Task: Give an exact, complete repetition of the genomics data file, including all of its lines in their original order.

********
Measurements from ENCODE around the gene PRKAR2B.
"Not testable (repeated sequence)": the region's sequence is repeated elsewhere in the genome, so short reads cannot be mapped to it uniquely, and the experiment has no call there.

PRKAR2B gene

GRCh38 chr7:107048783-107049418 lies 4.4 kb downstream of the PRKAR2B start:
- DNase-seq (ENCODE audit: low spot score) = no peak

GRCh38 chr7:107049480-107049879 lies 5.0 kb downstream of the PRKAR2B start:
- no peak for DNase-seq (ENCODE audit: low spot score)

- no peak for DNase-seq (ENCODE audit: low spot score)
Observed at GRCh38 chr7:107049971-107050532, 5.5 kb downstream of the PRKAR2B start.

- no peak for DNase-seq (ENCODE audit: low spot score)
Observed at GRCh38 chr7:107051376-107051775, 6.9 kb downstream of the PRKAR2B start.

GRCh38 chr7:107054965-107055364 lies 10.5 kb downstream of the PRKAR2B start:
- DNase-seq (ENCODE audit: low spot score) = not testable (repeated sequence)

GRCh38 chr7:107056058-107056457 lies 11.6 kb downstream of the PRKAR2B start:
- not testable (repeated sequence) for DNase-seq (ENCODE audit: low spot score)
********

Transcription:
Measurements from ENCODE around the gene PRKAR2B.
"Not testable (repeated sequence)": the region's sequence is repeated elsewhere in the genome, so short reads cannot be mapped to it uniquely, and the experiment has no call there.

PRKAR2B gene

GRCh38 chr7:107048783-107049418 lies 4.4 kb downstream of the PRKAR2B start:
- DNase-seq (ENCODE audit: low spot score) = no peak

GRCh38 chr7:107049480-107049879 lies 5.0 kb downstream of the PRKAR2B start:
- no peak for DNase-seq (ENCODE audit: low spot score)

- no peak for DNase-seq (ENCODE audit: low spot score)
Observed at GRCh38 chr7:107049971-107050532, 5.5 kb downstream of the PRKAR2B start.

- no peak for DNase-seq (ENCODE audit: low spot score)
Observed at GRCh38 chr7:107051376-107051775, 6.9 kb downstream of the PRKAR2B start.

GRCh38 chr7:107054965-107055364 lies 10.5 kb downstream of the PRKAR2B start:
- DNase-seq (ENCODE audit: low spot score) = not testable (repeated sequence)

GRCh38 chr7:107056058-107056457 lies 11.6 kb downstream of the PRKAR2B start:
- not testable (repeated sequence) for DNase-seq (ENCODE audit: low spot score)